Federated Farmers has renewed its criticism of new taxes proposed by the Tax Working Group (TWG), and is calling on the Government to reject them.
The TWG has recommended applying the tax to gains and losses on land improvements (except the family home), including shares and business assets.
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Federated Farmers Vice-President Andrew Hoggard said it would be bad news for farmers.
"Small business would pay the costs, large business would spend thousands avoiding the costs, and tax advisors and valuers would have a field day," he said.
"There is possibly an argument for a Capital Gains Tax (CGT) aimed at rental properties if there was some sound evidence it would dampen investor speculation, and reduce price pressure and first home buyers being out-bid," said Mr Hoggard.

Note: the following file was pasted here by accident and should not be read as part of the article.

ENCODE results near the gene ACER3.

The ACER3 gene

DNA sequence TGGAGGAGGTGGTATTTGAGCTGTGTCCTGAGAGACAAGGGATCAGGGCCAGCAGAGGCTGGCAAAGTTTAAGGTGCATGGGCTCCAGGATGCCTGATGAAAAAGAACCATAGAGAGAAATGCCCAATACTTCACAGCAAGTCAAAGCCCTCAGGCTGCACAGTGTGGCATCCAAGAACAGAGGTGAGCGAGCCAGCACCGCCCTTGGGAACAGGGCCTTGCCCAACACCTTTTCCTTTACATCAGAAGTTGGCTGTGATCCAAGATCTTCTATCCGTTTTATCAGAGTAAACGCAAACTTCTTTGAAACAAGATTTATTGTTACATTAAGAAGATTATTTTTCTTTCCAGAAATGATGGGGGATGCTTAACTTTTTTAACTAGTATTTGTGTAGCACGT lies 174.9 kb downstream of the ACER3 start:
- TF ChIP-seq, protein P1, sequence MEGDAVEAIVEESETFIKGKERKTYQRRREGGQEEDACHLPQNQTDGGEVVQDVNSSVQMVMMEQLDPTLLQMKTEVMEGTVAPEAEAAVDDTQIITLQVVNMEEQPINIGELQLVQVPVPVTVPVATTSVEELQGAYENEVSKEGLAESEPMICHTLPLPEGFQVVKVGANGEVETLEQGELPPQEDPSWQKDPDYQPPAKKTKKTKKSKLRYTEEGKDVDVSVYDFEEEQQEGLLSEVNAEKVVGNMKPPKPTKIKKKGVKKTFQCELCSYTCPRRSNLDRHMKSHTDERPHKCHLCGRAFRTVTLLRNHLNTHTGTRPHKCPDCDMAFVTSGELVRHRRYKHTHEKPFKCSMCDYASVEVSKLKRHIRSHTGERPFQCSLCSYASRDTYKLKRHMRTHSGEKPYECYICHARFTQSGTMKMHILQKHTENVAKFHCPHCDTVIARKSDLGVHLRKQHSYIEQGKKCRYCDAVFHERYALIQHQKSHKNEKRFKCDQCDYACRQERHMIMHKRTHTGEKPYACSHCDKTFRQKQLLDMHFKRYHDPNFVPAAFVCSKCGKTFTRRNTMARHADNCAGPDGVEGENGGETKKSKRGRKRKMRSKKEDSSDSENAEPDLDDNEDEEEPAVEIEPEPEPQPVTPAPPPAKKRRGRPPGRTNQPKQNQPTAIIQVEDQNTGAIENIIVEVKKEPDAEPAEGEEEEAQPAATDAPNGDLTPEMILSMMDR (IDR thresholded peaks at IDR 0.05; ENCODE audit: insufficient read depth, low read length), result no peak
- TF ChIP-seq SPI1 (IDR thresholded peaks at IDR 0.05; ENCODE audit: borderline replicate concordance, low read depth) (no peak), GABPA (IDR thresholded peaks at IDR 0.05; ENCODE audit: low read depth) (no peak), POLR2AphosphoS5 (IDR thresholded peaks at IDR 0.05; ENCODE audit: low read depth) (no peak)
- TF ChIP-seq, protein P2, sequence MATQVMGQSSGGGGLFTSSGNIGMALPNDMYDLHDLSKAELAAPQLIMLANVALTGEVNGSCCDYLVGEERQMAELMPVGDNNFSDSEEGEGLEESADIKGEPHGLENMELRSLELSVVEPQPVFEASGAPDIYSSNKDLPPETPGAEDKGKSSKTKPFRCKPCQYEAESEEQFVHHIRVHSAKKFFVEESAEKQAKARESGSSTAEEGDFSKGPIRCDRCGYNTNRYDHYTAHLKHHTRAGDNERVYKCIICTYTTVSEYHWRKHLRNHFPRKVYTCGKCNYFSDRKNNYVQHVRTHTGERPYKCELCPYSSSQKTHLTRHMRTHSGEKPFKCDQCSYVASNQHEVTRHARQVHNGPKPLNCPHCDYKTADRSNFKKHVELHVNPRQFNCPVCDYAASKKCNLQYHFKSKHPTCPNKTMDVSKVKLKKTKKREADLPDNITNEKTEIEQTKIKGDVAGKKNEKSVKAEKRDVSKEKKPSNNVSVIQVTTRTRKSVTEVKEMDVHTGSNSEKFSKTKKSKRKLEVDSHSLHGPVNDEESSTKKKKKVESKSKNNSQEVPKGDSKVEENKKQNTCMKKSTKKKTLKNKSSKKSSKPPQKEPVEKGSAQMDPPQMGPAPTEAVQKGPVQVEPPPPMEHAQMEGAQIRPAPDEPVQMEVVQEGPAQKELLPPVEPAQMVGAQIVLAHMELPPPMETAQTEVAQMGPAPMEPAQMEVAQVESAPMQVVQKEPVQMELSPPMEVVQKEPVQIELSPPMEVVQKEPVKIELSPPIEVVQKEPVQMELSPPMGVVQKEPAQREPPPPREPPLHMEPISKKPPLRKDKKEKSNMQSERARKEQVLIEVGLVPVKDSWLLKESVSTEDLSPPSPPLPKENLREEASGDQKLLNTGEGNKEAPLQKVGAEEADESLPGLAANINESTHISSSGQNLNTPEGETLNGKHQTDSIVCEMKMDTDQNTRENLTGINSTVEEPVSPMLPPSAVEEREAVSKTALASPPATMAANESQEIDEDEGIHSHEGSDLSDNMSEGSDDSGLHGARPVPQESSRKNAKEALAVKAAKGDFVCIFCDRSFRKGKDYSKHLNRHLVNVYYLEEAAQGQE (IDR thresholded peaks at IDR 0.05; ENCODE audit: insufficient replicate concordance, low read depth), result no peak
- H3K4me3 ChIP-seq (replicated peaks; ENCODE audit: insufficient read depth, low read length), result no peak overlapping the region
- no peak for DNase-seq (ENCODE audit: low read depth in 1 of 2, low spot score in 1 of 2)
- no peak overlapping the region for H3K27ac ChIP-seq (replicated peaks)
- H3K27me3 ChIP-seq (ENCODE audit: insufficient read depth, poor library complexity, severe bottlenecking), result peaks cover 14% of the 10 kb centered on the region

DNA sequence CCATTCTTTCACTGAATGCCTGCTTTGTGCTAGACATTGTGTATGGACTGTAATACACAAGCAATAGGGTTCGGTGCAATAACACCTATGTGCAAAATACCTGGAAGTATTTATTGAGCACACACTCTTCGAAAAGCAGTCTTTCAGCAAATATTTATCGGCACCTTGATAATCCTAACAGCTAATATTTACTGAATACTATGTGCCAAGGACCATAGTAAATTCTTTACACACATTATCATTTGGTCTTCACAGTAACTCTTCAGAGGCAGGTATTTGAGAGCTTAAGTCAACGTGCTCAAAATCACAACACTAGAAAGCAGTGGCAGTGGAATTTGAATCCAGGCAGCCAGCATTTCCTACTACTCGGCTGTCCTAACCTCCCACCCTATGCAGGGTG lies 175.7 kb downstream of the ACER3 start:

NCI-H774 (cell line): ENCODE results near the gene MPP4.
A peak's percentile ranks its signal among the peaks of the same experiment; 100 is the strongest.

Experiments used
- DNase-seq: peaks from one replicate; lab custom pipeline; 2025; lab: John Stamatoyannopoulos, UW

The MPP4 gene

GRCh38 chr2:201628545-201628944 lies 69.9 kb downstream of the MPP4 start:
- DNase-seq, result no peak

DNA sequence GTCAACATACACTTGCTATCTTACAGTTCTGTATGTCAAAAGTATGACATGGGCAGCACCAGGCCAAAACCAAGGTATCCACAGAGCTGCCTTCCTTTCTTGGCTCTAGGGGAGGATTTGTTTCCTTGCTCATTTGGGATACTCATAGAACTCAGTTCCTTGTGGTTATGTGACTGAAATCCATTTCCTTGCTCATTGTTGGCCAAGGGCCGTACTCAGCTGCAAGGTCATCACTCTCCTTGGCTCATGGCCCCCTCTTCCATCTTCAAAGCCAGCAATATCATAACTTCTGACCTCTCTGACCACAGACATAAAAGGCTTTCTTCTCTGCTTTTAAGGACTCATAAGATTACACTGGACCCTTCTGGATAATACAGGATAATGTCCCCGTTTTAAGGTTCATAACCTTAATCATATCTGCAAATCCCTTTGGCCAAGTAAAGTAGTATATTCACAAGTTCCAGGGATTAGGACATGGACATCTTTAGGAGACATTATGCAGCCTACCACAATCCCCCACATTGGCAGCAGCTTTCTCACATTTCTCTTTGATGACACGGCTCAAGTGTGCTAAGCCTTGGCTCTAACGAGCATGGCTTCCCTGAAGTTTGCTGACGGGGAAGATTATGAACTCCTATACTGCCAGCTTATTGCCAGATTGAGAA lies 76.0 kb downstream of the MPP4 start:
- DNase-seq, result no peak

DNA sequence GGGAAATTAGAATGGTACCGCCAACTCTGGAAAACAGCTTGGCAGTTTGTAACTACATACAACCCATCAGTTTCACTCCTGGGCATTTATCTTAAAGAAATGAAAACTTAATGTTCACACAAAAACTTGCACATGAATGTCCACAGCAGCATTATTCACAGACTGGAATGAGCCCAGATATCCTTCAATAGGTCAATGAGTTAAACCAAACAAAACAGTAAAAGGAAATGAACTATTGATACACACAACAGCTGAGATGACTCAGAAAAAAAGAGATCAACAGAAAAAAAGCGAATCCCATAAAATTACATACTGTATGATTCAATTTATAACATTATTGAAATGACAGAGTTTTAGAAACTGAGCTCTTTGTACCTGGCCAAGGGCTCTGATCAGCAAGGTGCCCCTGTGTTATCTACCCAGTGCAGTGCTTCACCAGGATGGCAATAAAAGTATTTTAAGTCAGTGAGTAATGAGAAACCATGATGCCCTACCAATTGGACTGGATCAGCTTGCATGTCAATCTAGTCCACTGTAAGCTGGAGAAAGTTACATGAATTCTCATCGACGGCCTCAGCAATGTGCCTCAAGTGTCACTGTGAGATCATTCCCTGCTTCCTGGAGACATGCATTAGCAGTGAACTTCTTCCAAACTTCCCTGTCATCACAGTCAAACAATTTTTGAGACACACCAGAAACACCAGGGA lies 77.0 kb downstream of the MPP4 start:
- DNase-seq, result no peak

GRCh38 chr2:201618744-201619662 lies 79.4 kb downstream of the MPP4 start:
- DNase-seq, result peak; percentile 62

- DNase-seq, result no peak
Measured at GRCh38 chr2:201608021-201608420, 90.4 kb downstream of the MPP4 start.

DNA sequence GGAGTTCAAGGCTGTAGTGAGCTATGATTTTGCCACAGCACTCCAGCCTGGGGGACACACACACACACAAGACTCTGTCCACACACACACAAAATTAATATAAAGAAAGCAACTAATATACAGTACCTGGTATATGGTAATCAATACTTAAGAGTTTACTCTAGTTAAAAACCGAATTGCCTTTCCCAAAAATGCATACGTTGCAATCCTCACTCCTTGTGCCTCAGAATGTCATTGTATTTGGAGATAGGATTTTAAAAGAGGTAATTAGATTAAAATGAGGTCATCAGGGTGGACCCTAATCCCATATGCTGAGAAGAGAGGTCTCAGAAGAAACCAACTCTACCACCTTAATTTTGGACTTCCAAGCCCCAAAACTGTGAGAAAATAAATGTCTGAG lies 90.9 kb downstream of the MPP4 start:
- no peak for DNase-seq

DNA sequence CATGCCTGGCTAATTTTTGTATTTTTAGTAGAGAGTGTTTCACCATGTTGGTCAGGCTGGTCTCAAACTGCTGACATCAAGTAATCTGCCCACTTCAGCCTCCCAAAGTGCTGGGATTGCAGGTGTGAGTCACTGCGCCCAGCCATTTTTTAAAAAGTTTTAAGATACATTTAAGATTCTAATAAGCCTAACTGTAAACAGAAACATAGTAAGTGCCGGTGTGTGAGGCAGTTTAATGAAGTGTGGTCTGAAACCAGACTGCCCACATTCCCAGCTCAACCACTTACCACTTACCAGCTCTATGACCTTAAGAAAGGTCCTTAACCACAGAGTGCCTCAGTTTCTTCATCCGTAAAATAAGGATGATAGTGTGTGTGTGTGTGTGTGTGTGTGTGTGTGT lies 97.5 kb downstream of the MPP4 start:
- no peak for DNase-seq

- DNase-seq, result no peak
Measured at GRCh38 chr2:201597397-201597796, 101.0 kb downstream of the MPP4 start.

"But even with that, we haven't given the tougher 'bright line' test rules a chance to really kick in."
Federated Farmers believes the Government should heed the comments of the group's chairman, Sir Michael Cullen, who publicly reminded people that he had not promoted a comprehensive CGT during his nine years as Minister of Finance for the Helen Clark-led Labour Coalition Government.
"Sir Michael also said that New Zealand was so clever we knew a comprehensive CGT was a bad idea, or not clever enough to put one in place."
Mr Hoggard said it was clear that a CGT would do little extra, above what the Government is already doing, for housing affordability but would just add an additional layer of costs for businesses.
"Given it won't even apply to the vast bulk of houses, again how will it solve housing affordability."
"Fairness has been mentioned a lot in this discussion - why should the capital gains on a $2 million small farm in Eketahuna be taxed, but a similar valued house in Ponsonby not. Either everyone is in or no-one is."